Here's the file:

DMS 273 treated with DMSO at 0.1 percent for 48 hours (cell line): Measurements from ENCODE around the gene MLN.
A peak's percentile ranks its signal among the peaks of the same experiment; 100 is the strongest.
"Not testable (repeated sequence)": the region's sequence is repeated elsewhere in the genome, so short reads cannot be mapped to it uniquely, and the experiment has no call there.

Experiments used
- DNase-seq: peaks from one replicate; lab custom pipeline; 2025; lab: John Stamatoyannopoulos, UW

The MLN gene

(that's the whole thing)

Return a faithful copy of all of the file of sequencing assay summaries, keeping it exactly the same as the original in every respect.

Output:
DMS 273 treated with DMSO at 0.1 percent for 48 hours (cell line): Measurements from ENCODE around the gene MLN.
A peak's percentile ranks its signal among the peaks of the same experiment; 100 is the strongest.
"Not testable (repeated sequence)": the region's sequence is repeated elsewhere in the genome, so short reads cannot be mapped to it uniquely, and the experiment has no call there.

Experiments used
- DNase-seq: peaks from one replicate; lab custom pipeline; 2025; lab: John Stamatoyannopoulos, UW

The MLN gene